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LOCATE ™ is a suite of integrated products for spectrum monitoring, direction finding, adaptive beamforming and geolocation of high frequency signals, introduced around 2008 by Roke Manor Research in Romsey (UK). The system consists of various digital receivers, antennas and software.

Typical antenna configuration for global direction finding

Sarsen antennas
LOCATE is typically build around a field of Sarsen antennas [A], arranged in concentric circles as shown in the diagram above. Each Sarsen antenna consists of a non-resonant vertical monopole combined with crossed loop elements, mounted on a circular metal ground plane. In a typical setup, there are 4 concentric circles (1, 2, 3 and 4) with 13 evenly spaced Sarsen antennas each. Together with the reference antenna at the center (R), this totals to 53 antennas. Each antenna provides 3 independent outputs that are connected to an array of synchronised digital receivers.

Note that the reference antenna (R) and the inner circle of antennas (1) are mounted onto a larger common circular groundplane (U) that also acts as a roof for the underground receivers. Via data lines, The receivers are connected to a remote monitoring station, where multiple workstations can simultaneously use features like adaptive digital beam forming (ADBF) and radio direction finding (RDF) with a resolution of 1° — also known as Super-Resolution Direction Finding (SRDF).

Digital receivers
For the actual reception of the signals, two digital receivers are available: DWR16 and the larger MCDWR16. The latter contains up to nine DWR16 receivers in a single 2U 19" rackmount case. Each MCDWR16 receiver provides up to 36 simultaneous independently tuned narrowband channels, or 4 simultaneous channels for direction finding. For larger systems, two MCDWR16 receivers can be combined. The receivers are controlled via USB 2.0 using Windows™ software.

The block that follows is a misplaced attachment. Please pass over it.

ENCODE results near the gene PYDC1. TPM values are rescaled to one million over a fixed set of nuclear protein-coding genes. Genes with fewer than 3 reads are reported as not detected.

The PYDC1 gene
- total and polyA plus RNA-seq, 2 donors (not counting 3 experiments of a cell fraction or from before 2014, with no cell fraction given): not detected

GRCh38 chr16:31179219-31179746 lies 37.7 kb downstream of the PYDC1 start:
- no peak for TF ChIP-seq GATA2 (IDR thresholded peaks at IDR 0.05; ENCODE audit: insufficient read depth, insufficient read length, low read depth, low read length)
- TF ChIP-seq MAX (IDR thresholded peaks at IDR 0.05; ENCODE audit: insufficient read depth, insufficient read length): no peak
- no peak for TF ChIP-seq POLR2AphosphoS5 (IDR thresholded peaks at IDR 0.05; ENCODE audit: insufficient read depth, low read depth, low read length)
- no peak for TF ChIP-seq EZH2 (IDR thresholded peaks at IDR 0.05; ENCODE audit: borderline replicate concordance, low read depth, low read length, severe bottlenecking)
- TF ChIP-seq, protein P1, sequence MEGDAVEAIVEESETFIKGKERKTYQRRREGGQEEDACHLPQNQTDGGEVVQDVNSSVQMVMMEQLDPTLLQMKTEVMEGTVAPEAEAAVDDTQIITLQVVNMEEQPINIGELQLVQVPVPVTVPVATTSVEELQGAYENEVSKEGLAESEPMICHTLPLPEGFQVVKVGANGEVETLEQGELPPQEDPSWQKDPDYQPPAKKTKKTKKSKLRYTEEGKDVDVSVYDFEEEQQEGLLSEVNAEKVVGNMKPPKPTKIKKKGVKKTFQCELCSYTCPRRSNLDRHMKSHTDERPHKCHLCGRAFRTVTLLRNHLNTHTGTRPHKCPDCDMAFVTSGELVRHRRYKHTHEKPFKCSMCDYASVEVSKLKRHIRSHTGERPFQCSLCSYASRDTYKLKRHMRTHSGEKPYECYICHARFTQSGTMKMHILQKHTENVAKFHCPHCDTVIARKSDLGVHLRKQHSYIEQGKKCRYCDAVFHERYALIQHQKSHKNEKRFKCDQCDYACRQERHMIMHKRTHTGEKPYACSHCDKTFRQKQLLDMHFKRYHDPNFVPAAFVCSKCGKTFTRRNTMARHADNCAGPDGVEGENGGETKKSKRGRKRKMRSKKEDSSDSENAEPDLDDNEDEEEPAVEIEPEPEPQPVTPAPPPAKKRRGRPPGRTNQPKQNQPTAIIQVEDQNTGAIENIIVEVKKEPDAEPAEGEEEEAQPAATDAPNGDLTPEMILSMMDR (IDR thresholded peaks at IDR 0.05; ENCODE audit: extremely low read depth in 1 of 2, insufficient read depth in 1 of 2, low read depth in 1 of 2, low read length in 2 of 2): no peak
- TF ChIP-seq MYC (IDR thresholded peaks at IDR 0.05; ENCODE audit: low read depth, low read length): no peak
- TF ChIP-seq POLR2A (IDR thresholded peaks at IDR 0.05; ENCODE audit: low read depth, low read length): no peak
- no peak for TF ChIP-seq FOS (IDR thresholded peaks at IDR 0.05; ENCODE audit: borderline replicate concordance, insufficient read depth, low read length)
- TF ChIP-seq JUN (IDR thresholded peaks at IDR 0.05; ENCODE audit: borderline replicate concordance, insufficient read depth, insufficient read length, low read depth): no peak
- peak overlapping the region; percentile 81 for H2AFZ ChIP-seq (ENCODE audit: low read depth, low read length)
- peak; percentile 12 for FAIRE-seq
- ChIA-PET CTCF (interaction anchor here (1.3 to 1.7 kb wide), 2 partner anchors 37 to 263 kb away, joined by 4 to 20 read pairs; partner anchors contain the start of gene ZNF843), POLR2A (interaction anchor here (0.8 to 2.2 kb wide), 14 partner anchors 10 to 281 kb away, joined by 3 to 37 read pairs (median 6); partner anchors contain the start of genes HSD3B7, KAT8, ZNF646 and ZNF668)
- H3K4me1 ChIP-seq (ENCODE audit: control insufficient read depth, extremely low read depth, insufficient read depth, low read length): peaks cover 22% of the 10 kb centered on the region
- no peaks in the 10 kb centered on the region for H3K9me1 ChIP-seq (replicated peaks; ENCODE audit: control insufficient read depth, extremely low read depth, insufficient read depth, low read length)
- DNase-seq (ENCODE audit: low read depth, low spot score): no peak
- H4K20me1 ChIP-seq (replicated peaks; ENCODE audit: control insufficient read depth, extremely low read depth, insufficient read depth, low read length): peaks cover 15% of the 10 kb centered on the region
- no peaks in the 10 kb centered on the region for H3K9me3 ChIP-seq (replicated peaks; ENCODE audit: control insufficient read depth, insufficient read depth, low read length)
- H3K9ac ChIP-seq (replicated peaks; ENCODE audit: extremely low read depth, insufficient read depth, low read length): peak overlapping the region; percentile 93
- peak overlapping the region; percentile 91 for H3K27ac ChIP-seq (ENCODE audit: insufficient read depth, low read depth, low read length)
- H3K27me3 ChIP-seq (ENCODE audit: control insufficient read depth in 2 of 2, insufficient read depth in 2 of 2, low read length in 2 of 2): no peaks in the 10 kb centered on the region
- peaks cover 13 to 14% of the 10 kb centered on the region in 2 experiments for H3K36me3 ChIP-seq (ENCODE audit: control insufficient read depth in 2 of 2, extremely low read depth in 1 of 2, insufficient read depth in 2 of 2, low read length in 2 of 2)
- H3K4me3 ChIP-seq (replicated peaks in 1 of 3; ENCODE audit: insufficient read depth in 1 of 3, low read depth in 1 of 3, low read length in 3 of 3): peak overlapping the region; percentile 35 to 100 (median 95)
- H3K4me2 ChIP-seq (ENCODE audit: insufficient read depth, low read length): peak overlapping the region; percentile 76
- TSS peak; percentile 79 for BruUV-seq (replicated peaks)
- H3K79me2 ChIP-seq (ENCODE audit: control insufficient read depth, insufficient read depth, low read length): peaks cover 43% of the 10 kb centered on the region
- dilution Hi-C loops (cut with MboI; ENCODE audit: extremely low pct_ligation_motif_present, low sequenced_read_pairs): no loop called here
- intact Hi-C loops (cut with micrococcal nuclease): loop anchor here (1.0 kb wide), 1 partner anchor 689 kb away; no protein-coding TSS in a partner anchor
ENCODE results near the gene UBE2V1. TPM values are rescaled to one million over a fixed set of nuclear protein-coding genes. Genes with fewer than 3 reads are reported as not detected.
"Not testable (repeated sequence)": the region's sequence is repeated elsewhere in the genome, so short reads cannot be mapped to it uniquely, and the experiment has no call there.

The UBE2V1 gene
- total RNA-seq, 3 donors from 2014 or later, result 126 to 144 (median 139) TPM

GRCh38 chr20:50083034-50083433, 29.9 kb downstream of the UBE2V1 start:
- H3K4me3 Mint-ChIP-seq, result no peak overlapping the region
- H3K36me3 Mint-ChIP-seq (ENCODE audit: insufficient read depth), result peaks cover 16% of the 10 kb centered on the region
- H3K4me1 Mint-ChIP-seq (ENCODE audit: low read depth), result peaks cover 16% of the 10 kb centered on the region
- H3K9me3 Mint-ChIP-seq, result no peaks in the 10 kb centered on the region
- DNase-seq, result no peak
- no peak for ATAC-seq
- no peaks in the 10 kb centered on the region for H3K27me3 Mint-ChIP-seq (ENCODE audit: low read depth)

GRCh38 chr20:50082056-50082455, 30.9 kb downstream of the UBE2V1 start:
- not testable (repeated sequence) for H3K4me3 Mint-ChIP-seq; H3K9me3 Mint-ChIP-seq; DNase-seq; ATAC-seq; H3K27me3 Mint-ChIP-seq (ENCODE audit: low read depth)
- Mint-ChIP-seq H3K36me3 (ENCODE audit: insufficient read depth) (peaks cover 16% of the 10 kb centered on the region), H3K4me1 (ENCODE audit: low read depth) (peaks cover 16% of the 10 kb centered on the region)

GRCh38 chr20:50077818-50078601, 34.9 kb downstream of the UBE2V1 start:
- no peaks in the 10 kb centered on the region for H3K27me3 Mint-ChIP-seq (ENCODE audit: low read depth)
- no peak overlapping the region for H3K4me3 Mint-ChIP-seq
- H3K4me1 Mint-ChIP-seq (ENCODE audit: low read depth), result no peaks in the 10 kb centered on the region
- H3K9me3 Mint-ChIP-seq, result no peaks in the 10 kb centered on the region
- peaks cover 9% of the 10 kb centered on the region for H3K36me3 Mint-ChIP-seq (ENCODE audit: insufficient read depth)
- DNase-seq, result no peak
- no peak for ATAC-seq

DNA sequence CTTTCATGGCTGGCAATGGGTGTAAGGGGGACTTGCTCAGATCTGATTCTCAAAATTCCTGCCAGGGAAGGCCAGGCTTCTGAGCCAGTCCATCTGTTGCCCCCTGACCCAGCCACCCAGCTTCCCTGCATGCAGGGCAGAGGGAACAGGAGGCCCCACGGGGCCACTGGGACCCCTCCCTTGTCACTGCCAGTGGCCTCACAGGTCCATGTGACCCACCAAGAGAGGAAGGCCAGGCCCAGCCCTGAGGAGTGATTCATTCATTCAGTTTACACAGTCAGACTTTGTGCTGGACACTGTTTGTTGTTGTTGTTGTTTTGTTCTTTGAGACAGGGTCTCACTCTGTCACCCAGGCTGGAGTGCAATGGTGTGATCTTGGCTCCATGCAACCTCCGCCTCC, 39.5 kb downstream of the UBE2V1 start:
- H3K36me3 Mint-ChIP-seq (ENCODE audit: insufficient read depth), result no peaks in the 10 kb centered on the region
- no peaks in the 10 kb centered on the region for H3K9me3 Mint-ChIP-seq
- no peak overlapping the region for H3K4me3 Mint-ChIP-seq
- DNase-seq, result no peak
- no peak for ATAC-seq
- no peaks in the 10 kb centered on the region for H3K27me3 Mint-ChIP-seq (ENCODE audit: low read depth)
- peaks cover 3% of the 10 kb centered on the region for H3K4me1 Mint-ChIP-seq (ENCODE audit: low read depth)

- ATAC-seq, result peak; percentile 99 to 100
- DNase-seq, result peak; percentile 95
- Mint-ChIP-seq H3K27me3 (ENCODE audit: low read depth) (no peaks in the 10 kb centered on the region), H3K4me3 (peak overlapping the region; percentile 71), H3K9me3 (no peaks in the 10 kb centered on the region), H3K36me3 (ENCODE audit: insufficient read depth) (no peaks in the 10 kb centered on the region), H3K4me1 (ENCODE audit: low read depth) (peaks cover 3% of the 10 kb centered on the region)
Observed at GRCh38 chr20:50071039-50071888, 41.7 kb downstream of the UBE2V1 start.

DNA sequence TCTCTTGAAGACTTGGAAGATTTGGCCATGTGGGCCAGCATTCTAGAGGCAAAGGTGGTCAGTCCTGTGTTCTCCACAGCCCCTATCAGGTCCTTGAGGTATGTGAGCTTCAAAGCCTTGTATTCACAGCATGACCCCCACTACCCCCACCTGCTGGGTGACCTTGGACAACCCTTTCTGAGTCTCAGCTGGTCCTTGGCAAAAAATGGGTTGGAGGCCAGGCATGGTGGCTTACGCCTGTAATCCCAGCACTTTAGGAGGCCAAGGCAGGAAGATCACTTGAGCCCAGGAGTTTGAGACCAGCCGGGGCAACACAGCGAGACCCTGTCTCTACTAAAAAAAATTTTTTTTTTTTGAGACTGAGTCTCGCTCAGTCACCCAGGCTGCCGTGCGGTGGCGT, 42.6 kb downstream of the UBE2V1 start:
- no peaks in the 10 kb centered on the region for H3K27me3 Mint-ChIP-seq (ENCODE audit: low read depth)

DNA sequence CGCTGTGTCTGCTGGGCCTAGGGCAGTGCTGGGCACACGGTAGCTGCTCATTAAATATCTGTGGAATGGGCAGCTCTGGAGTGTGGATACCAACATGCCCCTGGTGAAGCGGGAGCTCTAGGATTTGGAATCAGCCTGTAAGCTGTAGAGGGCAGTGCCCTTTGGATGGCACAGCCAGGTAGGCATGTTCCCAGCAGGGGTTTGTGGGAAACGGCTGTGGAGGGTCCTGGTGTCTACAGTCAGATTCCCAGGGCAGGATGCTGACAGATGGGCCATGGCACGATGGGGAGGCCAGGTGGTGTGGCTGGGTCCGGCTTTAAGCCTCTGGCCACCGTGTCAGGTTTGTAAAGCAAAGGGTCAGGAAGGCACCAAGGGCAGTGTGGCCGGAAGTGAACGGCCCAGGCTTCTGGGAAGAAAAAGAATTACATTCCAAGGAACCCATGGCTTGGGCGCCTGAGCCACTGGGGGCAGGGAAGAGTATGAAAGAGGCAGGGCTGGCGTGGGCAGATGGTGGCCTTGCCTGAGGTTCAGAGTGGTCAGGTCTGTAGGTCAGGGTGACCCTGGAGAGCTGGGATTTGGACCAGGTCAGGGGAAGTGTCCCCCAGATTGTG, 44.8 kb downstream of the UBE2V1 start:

The diagram below shows a typical configuration of the LOCATE system. The signals from the antenna field are combined in the Antnna Control Unit (ACU) and then passed to one or more MCDWR-16 receivers. For remote access, the data from the receivers is served via TCP/IP, either to the internet – or to a private intranet, from where the signals are delivered to the applications (App). For more accurate direction finding, the data from multiple installations can be combined.

For mobile direction finding, for example from a direction finding vehicle or aboard a ship, a GPS receiver can be added to the system, so that the data can be correlated when delivered to remote monitoring stations. This is also known as team-based direction finding, or LOCATE-T.

Pilot project
One of the first users of LOCATE was the Dutch Ministry of Defense, who purchased it in 2008 on behalf of the NSO (now: JSCU), for its intercept and monitoring station in Eibergen (Netherlands). The system became operational in late 2009 and is still in use today (2022). It is part of the Dutch intercept and codebreaking operation run by SVIC, which is now also part of the JSCU.

The image above shows the almost finished Sarsen arrays in Eibergen in July 2009, just before the system became operational. Image obtained from Google Streetview [2].

  1. Sarsen — Compact HF antenna with co-sited monopole and crossed loop elements
    Roke Manor Research Ltd., 14 February 2014. 1

  2. MCDWR16 — Multi-channel Digital Wideband HF Receiver System
    Roke Manor Research Ltd., 14 February 2014. 1

  3. DWR16 — Digital Wideband Receiver
    Roke Manor Research Ltd., 14 February 2014. 1

  4. LOCATE, leaflet
    Roke Manor Research Ltd., 2020.

  5. LOCATE - Strategic HF signals intelligence
    Chemring Technology Solutions, 2017.

  6. Improving Signal Detection in Radio Direction Finding Systems
    Dr. David Sadler, SSPD2016 Conference, 22 September 2016.
  1. File obtained via Wayback Machine.

  1. LOCATE - Global Scale Direction Finding
    Retrieved February 2022.

  2. Google Streetview, Sarsen antenna arrays in Eibergen (Netherlands)
    Retrieved 20 February 2022.
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